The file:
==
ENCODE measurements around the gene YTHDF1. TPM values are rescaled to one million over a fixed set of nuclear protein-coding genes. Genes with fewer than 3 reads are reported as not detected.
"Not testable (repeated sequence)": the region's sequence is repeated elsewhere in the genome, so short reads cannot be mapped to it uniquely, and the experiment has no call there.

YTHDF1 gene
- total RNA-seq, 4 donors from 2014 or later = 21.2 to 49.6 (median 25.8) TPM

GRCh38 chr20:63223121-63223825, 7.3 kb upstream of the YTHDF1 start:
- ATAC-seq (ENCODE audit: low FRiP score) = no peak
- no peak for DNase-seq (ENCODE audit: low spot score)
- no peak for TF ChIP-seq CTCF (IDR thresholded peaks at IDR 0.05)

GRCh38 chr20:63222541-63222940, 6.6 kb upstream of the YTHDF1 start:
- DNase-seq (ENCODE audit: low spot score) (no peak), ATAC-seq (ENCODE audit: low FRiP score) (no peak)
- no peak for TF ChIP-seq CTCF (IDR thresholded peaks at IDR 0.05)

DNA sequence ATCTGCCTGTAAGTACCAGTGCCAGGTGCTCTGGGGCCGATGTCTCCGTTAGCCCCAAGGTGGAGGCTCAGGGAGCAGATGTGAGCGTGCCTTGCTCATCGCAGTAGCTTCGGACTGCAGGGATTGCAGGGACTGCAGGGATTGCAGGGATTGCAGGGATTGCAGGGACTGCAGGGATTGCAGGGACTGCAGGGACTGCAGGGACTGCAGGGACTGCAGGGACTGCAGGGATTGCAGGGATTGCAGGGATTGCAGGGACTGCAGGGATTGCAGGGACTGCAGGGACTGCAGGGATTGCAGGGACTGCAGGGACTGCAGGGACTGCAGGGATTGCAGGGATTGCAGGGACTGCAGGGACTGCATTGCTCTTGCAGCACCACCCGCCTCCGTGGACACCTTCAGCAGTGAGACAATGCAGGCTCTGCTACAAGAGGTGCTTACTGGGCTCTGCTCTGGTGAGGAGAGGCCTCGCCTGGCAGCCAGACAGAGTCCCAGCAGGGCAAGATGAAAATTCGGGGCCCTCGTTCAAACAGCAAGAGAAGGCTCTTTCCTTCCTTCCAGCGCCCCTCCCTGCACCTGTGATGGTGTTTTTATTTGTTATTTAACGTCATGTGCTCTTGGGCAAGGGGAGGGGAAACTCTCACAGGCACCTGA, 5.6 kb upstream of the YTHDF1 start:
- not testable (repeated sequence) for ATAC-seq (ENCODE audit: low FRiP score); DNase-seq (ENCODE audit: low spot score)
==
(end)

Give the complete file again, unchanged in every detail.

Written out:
ENCODE measurements around the gene YTHDF1. TPM values are rescaled to one million over a fixed set of nuclear protein-coding genes. Genes with fewer than 3 reads are reported as not detected.
"Not testable (repeated sequence)": the region's sequence is repeated elsewhere in the genome, so short reads cannot be mapped to it uniquely, and the experiment has no call there.

YTHDF1 gene
- total RNA-seq, 4 donors from 2014 or later = 21.2 to 49.6 (median 25.8) TPM

GRCh38 chr20:63223121-63223825, 7.3 kb upstream of the YTHDF1 start:
- ATAC-seq (ENCODE audit: low FRiP score) = no peak
- no peak for DNase-seq (ENCODE audit: low spot score)
- no peak for TF ChIP-seq CTCF (IDR thresholded peaks at IDR 0.05)

GRCh38 chr20:63222541-63222940, 6.6 kb upstream of the YTHDF1 start:
- DNase-seq (ENCODE audit: low spot score) (no peak), ATAC-seq (ENCODE audit: low FRiP score) (no peak)
- no peak for TF ChIP-seq CTCF (IDR thresholded peaks at IDR 0.05)

DNA sequence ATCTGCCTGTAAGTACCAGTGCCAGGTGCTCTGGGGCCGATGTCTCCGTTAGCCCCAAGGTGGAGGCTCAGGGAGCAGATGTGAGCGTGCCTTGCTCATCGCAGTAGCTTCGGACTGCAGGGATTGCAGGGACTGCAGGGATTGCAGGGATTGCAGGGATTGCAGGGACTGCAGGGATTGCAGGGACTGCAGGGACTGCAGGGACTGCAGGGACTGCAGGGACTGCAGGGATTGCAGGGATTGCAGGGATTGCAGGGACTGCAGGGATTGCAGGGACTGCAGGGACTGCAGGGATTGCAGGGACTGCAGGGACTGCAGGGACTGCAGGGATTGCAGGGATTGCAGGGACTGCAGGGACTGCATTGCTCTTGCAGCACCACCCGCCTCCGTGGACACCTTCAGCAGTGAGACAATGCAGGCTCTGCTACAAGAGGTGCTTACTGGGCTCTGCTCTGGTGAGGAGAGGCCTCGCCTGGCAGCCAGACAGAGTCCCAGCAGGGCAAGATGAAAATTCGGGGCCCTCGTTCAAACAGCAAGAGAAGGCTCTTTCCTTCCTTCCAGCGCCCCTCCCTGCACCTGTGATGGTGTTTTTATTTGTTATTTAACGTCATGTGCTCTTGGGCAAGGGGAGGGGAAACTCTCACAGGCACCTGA, 5.6 kb upstream of the YTHDF1 start:
- not testable (repeated sequence) for ATAC-seq (ENCODE audit: low FRiP score); DNase-seq (ENCODE audit: low spot score)